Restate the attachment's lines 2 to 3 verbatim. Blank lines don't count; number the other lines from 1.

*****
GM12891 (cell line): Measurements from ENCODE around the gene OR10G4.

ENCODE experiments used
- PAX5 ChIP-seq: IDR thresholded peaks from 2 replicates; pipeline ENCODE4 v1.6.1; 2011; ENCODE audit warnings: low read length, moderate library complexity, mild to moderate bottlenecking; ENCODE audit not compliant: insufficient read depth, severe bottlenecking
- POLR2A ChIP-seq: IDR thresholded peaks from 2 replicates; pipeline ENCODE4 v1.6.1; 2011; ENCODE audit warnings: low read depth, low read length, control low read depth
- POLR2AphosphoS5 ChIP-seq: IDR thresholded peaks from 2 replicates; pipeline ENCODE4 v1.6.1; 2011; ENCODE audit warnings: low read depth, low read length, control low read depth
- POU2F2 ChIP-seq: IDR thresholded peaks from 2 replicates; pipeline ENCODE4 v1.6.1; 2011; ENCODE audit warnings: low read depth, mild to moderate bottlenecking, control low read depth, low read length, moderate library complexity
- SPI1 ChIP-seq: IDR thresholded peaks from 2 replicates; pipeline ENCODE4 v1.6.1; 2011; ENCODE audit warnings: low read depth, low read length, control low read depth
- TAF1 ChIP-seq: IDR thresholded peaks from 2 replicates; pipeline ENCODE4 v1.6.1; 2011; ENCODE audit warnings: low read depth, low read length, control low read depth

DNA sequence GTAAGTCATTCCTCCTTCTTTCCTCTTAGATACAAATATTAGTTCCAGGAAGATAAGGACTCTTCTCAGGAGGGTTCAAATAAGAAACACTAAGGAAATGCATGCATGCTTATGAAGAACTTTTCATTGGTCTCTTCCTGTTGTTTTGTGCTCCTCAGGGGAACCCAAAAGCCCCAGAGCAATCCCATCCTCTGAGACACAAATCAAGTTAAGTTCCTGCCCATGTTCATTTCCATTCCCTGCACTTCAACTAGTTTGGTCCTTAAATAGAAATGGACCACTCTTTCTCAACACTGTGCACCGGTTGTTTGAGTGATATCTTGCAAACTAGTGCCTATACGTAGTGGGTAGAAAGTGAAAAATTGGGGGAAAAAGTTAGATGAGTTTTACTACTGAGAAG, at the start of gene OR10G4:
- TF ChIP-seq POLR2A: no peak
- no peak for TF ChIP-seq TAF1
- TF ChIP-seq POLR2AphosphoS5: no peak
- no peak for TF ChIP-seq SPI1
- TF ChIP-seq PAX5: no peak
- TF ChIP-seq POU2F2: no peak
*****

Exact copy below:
ENCODE experiments used
- PAX5 ChIP-seq: IDR thresholded peaks from 2 replicates; pipeline ENCODE4 v1.6.1; 2011; ENCODE audit warnings: low read length, moderate library complexity, mild to moderate bottlenecking; ENCODE audit not compliant: insufficient read depth, severe bottlenecking